A potential public health benefit of 13-valent pneumococcal conjugate vaccine is the reduction of acute chest syndrome among children with sickle-cell disease.
The implementation of 13-valent pneumococcal conjugate vaccine (PCV13) was associated with reduction in the incidence of acute chest syndrome (ACS) among children with sickle-cell disease (SCD) in France, according to a study published in JAMA Network Open.
The findings provide evidence for the involvement of Streptococcus pneumoniae (S pneumoniae) in childhood ACS, the study authors noted. ACS is a specific severe complication of SCD with a complex physiopathology. Though S pneumoniae has been estimated to be responsible for 4.5% of ACS, its precise involvement in ACS is difficult to determine.
PCV13 has been used in the general population since 2010 in many countries, including France, and has been shown to have a significant reduction in invasive and non-invasive pneumococcal disease, including lower respiratory tract infections. Despite its use, the public health outcomes of PCV13 implementation concerning ACS are still unknown.
To address this knowledge gap, the researchers conducted a study to assess the association of PCV13 implementation in the general pediatric population with the incidence of ACS in children with SCD. Researchers used an interrupted time-series analysis of patient records from a national hospital-based French surveillance system. Participants included children younger than 18 years of age with SCD hospitalized in France between January 2007 and December 2019.
Researchers measured the monthly incidence of ACS per 1000 children with SCD. They also calculated control outcomes including the monthly incidence of hospitalization for vaso-occlusive crisis, asthma crisis, and acute pyelonephritis per 1000 children with SCD over the same period.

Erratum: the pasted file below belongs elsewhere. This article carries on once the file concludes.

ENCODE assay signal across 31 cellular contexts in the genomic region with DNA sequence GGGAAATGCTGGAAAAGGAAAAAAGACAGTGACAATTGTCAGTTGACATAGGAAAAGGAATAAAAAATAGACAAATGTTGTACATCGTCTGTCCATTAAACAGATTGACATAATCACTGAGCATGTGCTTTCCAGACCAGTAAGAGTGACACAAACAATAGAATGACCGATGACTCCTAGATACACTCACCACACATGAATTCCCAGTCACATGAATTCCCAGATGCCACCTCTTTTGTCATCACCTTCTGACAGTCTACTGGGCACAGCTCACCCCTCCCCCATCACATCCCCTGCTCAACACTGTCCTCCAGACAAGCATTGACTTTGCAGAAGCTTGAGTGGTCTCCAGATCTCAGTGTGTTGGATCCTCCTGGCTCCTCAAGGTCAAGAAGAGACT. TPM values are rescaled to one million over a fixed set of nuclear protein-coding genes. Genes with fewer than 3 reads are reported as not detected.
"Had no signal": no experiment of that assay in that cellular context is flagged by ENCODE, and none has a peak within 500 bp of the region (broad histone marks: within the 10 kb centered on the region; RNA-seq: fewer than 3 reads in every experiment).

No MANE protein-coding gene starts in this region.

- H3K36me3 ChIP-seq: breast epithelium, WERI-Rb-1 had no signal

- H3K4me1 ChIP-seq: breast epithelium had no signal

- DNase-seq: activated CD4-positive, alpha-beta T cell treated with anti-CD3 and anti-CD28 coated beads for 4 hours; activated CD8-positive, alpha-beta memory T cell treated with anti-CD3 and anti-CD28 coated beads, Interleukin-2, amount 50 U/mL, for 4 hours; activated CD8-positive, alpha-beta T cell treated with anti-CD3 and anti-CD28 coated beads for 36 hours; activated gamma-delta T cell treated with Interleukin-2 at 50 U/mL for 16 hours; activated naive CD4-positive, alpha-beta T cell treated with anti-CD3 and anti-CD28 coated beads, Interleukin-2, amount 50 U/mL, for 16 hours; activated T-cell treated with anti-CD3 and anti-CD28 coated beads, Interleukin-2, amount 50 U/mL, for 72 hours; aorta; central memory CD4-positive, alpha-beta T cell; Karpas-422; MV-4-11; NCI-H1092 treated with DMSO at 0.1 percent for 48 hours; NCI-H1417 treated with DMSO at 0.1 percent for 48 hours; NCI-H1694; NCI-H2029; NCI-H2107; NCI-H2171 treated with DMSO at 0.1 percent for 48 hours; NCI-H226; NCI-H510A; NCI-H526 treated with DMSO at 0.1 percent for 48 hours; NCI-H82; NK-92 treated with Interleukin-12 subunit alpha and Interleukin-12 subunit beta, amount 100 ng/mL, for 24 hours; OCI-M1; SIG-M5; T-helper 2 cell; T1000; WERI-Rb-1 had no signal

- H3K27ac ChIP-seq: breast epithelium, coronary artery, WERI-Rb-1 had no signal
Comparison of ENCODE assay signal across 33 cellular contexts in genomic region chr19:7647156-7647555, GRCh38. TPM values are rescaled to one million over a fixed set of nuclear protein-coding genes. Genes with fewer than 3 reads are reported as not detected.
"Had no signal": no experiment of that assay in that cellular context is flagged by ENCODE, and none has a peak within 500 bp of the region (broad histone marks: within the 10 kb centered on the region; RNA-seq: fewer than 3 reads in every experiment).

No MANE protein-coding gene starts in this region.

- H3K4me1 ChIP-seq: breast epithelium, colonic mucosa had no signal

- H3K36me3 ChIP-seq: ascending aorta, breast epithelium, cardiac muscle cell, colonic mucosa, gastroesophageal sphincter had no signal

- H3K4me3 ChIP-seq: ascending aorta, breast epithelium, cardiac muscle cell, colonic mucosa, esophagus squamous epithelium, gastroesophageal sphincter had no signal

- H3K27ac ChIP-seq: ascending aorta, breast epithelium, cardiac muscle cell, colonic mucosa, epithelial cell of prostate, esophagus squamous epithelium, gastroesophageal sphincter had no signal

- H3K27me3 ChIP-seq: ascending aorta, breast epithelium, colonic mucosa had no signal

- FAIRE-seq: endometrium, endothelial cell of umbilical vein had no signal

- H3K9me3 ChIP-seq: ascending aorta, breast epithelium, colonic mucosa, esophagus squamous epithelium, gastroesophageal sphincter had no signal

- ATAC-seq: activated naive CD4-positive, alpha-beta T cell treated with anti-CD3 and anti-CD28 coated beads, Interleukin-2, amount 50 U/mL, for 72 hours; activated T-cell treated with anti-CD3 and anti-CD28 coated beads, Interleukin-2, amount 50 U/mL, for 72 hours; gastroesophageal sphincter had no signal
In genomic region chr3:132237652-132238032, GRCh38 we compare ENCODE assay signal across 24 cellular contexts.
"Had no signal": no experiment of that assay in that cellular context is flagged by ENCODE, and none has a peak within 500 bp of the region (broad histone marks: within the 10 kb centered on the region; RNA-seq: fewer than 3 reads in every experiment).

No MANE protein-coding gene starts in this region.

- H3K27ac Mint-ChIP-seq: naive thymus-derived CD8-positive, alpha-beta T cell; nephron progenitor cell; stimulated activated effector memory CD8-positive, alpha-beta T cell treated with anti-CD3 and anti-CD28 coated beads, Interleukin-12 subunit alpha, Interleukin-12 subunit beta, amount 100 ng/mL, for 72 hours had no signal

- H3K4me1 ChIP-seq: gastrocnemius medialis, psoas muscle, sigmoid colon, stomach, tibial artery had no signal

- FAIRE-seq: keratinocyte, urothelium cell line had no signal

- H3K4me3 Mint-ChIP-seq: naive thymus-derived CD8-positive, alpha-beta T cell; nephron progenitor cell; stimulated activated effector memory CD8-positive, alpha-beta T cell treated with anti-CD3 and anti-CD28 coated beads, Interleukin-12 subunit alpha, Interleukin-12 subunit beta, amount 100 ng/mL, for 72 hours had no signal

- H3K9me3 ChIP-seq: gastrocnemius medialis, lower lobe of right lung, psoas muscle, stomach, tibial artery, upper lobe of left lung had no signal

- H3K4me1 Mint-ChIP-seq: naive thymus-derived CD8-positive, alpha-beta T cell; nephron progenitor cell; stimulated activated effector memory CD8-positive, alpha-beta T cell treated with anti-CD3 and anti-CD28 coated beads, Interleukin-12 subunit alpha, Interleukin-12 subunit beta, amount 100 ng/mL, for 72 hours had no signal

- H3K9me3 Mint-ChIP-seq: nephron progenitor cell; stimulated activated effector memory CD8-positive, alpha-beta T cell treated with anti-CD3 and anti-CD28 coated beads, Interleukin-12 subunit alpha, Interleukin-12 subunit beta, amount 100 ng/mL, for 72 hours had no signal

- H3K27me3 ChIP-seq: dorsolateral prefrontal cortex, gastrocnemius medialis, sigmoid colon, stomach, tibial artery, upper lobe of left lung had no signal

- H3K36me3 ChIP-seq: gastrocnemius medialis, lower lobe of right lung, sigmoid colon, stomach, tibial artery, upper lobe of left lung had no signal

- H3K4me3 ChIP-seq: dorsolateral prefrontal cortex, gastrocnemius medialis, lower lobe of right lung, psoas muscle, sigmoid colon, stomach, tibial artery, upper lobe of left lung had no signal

Researchers identified 107,694 hospitalizations of children with SCD during the study period (median [IQR] age, 9 [4-13] years; 56,264 [52.2%] boys). Of these, ACS accounted for 4007 (3.7%) cases, pneumonia for 1789 (1.7%), other LRTIs for 1153 (1.1%), asthma crises for 845 (0.8%), acute pyelonephritis for 889 (0.8%), and VOC for 69,920 (64.9%).
Results showed that PCV13 implementation in 2010 was followed by a significant decrease in the incidence of ACS (−0.9% per month; 95% CI, −1.4% to −0.4%; P < .001), with an estimated cumulative change of −41.8% (95% CI, −70.8% to −12.7%) by December 2019. The sensitivity analyses yielded the same results, including the incidence of ACS adjusted for that of vaso-occlusive crisis over time.
Results were found to be similar among different age groups. No change was found for the 3 control outcomes over the study period.
Overall, PCV13 supplementation was associated with an important reduction in the incidence of ACS in children with SCD. However, the finding that the decrease of ACS incidence following PCV13 implementation suggests an important pneumococcal involvement with this entity contrasts previous research, according to the authors of the current study.
The authors suggest that this new evidence of the key role of S pneumoniae in ACS should be considered when estimating outcomes associated with current PCVs and the potential benefit of next-generation PCVs in children. They encourage including their potential to reduce ACS in children with SCD in the assessment of potential public health benefits of such next generation PCVs.
The study faced limitations. The diagnosis of ACS relies on nonspecific criteria that allow for possible clinical overlap with pneumonia, meaning there was potential for misclassification. Additionally, the analysis may have been affected by simultaneous cointerventions targeting the same outcome.
Assad Z, Michel M, Valtuille Z, et al. Incidence of acute chest syndrome in children with sickle cell disease following implementation of the 12-valent pneumococcal conjugate vaccine in France.” JAMA Netw Open. 2022;5(8):e2225141. doi:10.1001/jamanetworkopen.2022.25141